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Maximum impact family philanthropy 2.0

Editor's Note

Suzy Bibko
Editor

I recently attended a conference, with two of my colleagues in the charitable world, in the hope of helping us build a stronger philanthropic organisation. We weren't sure what we were in for, and frankly had some doubts about the subject matter being covered and whether we'd actually learn anything new. As the conference was only for women, we also had fears about it being a bit "fluffy" and "rah-rah", promoting friendship over finance.

Well, I have to say that after the first session, we were floored and our fears were allayed. By the end of the third day, our heads were swimming with ideas and we couldn't wait to get back to the UK to implement everything we had learned.

One of the main things we came away with was the idea of impact, and how we can achieve it in every aspect of what we do. Of course, this is nothing new, but it really made us stop and look at what we did, what we were trying to achieve and how that was being conveyed to others. Impact is a strong word, but just because it is a word that implies force, it doesn't mean we always look at what force is being created.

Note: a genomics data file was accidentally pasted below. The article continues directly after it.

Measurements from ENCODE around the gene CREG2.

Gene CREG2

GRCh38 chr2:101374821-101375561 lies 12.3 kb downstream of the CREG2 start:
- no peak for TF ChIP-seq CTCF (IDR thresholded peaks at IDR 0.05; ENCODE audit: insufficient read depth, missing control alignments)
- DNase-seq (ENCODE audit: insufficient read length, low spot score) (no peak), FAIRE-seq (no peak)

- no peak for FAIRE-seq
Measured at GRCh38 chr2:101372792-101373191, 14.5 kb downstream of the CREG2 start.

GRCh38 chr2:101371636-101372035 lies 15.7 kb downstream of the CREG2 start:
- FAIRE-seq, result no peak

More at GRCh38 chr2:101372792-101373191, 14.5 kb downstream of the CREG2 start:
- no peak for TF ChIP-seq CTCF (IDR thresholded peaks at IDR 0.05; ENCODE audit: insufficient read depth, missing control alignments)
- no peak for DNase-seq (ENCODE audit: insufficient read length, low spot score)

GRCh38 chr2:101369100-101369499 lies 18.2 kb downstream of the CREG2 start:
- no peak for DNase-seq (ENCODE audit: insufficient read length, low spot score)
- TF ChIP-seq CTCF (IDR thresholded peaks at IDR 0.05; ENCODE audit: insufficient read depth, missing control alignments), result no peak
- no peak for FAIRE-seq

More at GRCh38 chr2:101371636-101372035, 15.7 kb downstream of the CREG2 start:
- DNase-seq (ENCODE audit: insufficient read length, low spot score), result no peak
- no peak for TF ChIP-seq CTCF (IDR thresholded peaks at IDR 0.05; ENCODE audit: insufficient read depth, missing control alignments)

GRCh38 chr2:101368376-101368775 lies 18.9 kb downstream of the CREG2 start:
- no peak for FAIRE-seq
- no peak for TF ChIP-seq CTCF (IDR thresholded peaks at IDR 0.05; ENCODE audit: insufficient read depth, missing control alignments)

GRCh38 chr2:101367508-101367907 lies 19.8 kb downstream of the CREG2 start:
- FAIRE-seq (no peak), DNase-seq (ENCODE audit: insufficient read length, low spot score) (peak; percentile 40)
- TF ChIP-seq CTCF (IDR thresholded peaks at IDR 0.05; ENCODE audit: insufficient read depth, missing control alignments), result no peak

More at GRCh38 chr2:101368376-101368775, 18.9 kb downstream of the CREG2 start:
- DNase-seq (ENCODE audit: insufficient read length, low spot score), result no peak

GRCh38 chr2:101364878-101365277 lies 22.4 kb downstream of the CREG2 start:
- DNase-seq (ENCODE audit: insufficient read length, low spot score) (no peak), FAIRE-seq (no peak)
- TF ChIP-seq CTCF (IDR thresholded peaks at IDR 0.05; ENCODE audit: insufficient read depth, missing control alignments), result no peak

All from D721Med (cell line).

An example was given about a philanthropic programme in Florida where a charity makes "hurricane kits" (eg, water, blankets, torches, batteries and the like) for people in the community. When the group was asked to describe what it did, it inevitably said it made hurricane kits. Fantastic! But that's not all, especially if you were to describe their project in terms of impact. What did they really do? Save lives. And by telling people this outcome, this impact of saving lives, it in turn had a greater impact on their funding, their community partnerships and their membership. In other words, impact has impact.

In this issue of Families in Business, we take a closer look at the world of philanthropy and how family businesses are impacting the world around them through their good deeds. The Bosch Foundation is the essence of for-profit philanthropy, using the company's profits to fund a wealth of activities relating to improving global relationships. And while Bill Gates and Google may be getting lots of credit for their for-profit philanthropic initiatives, it's important to point out that Bosch was at it long before they even began, confirming that families are at the cutting-edge and impacting the way future generations view philanthropy.

The Fleming family also took an interesting route with their philanthropic vision. Started originally as a corporate art collection to decorate their company's walls, the family bought the collection from the bank when the bank was sold to another party. Thus, The Fleming Collection was born, which is owned by the Fleming-Wyfold Foundation, made up of two strains of the Fleming family. The result is the largest private collection of Scottish art, and because it is available for public viewing, it impacts more than just the art world and the family.

These are just a few examples of how families are impacting the world today – and whether by saving lives, fostering relationships or improving education, all are making a big impact on someone else's life. Rah-rah, indeed!

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